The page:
Three years ago, my family went on a trip that my dad said was “once in a lifetime”: a drive around the entire island of Taiwan. He called it that not because the feat is difficult (obviously, Taiwan is a small country), but we all knew that this was a two week journey we would never repeat. We visited all the major attractions of this beautiful island and essentially was finished with Taiwan as a tourist destination.
Even so, I’ve been to Taiwan twice since then, mostly to visit family, but also to relish in the amazing food and shopping. Following the break is a photo dump of some of the places I visited.
Typical street in Tainan, Taiwan
After a 13 hour flight from Los Angeles, we landed in the capital city of Taipei in the morning. The first thing we did was to check out the Presidential Office Building, which is basically Taiwan’s version of the White House. From what I understand, visitors had recently been allowed to tour the building for the first time, and my parents wanted to see it.
Imagine our surprise when we got there and saw a swarm of news reporters. That day was apparently the first day of work for the recently elected Taiwan president Ma Ying-jeou. A line of visitors was waiting to go inside and tour the building, and the media was going into a frenzy, asking the line questions like “Why are you here? Are you hoping to see the president in person?” and “Did you know today is his first day?”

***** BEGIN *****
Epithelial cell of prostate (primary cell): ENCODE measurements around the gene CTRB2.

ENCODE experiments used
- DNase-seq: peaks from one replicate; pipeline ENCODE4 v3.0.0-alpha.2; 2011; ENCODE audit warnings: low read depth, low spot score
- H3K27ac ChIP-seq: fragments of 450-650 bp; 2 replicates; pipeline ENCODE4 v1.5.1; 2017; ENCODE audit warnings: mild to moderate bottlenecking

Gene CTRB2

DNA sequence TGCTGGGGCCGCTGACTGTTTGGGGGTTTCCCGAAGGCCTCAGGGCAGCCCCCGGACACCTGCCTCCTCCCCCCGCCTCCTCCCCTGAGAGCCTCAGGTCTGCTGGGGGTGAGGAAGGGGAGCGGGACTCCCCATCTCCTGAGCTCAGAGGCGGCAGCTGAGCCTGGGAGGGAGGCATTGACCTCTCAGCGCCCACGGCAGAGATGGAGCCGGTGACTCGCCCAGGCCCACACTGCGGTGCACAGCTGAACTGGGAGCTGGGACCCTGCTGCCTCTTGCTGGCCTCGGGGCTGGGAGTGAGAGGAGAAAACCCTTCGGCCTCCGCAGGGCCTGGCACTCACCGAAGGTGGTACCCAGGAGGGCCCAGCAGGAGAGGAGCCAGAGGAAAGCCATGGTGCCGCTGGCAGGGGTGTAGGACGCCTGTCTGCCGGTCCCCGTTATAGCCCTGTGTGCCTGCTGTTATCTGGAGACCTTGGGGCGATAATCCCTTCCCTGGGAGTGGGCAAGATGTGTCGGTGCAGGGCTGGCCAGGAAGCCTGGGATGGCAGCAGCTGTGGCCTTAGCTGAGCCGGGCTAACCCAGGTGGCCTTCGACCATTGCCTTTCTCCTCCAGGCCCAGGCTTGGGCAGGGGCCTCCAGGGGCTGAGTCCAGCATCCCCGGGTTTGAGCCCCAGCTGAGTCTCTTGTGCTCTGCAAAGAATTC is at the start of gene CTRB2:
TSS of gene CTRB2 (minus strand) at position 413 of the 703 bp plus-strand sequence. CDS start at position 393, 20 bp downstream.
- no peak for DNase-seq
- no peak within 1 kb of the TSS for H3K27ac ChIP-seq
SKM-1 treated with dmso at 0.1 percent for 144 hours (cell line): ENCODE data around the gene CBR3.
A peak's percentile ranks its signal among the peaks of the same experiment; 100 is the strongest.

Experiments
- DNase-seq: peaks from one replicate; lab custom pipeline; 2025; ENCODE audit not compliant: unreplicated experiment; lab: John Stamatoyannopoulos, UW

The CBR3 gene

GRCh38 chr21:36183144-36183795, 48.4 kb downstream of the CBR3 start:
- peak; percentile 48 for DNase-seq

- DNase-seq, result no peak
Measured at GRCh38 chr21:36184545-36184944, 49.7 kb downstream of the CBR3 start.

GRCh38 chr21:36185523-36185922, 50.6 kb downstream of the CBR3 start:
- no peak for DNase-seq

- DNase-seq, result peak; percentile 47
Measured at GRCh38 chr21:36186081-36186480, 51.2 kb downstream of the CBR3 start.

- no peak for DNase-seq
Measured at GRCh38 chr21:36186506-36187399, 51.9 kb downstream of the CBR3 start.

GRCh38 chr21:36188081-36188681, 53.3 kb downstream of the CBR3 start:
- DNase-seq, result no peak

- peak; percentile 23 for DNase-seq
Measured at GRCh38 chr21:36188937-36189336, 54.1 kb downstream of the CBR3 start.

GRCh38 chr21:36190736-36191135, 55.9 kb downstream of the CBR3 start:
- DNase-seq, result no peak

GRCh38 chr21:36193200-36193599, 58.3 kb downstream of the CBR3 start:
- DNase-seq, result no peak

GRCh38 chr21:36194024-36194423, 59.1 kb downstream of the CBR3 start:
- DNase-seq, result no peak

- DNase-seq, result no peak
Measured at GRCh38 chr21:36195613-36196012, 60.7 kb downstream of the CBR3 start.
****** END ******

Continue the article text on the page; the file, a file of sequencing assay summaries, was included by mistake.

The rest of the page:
Keep in mind that we had just landed in Taipei just a couple hours prior. My family was joking that we should say we came all the way from U.S.A. to see the Taiwan president on his 1st day. That would have guaranteed we would be on national TV, but when the reporters came to interview my parents (they skipped right over my brother and me for some reason), my folks honestly said they had no idea the president started work today.
The tour wasn’t that noteworthy. We later visited a presidential garden that had some interesting shrub sculptures.
The National Palace Museum, which arguably is the best museum for Chinese art and artifacts in the world.
No trip to Taiwan is complete without visiting Taipei 101, currently the world’s tallest completed building. Strangely, you know factually that this is the tallest one but it doesn’t actually feel that tall. This strange illusion is probably caused because there aren’t any giant skyscrapers nearby that come remotely close to challenging its height. Drop Taipei 101 in New York City or Tokyo and it would seem a lot taller.
The lower 6 or 7 floors of Taipei 101 are for shopping and dining, including this faux park area next to some cafés. There is an observation floor at the very top (Taipei 101 is 101 floors tall, clever huh?), and everything in between is office space.
My attempt at an artsy shot.
One of the highlights for Taiwan has definitely got to be the food. You can find excellent Chinese cuisine wherever you go, not to mention quality Japanese and Korean restaurants thanks to its proximity to those countries. Due to the lower living costs in Taiwan, prices are very affordable. Mitsui is an upscale Japanese restaurant with phenomenal food. It is so popular that the owners opened an identical restaurant immediately next door to more than double its capacity.